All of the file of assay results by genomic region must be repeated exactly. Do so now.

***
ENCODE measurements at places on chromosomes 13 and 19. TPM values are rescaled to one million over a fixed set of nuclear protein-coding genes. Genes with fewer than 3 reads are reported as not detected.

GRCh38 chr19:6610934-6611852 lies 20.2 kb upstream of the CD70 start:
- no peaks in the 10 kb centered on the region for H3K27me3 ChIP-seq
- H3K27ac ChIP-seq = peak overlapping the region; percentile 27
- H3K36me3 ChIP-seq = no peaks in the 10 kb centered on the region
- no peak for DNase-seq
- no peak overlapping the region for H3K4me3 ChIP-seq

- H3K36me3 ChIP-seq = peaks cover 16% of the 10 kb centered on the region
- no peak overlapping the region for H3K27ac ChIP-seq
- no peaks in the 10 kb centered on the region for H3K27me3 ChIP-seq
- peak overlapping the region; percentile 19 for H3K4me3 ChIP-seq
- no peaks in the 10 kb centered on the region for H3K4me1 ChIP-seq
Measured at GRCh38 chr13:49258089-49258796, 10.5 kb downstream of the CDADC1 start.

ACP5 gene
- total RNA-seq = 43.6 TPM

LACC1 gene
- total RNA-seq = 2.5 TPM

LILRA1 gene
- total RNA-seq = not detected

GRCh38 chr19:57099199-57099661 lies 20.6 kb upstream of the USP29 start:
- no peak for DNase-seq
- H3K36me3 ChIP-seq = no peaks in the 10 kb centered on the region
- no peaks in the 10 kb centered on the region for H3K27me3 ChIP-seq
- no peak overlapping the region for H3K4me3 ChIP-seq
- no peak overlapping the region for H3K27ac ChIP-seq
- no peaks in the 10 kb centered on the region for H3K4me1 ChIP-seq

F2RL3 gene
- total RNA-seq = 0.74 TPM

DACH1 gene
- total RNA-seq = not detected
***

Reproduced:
ENCODE measurements at places on chromosomes 13 and 19. TPM values are rescaled to one million over a fixed set of nuclear protein-coding genes. Genes with fewer than 3 reads are reported as not detected.

GRCh38 chr19:6610934-6611852 lies 20.2 kb upstream of the CD70 start:
- no peaks in the 10 kb centered on the region for H3K27me3 ChIP-seq
- H3K27ac ChIP-seq = peak overlapping the region; percentile 27
- H3K36me3 ChIP-seq = no peaks in the 10 kb centered on the region
- no peak for DNase-seq
- no peak overlapping the region for H3K4me3 ChIP-seq

- H3K36me3 ChIP-seq = peaks cover 16% of the 10 kb centered on the region
- no peak overlapping the region for H3K27ac ChIP-seq
- no peaks in the 10 kb centered on the region for H3K27me3 ChIP-seq
- peak overlapping the region; percentile 19 for H3K4me3 ChIP-seq
- no peaks in the 10 kb centered on the region for H3K4me1 ChIP-seq
Measured at GRCh38 chr13:49258089-49258796, 10.5 kb downstream of the CDADC1 start.

ACP5 gene
- total RNA-seq = 43.6 TPM

LACC1 gene
- total RNA-seq = 2.5 TPM

LILRA1 gene
- total RNA-seq = not detected

GRCh38 chr19:57099199-57099661 lies 20.6 kb upstream of the USP29 start:
- no peak for DNase-seq
- H3K36me3 ChIP-seq = no peaks in the 10 kb centered on the region
- no peaks in the 10 kb centered on the region for H3K27me3 ChIP-seq
- no peak overlapping the region for H3K4me3 ChIP-seq
- no peak overlapping the region for H3K27ac ChIP-seq
- no peaks in the 10 kb centered on the region for H3K4me1 ChIP-seq

F2RL3 gene
- total RNA-seq = 0.74 TPM

DACH1 gene
- total RNA-seq = not detected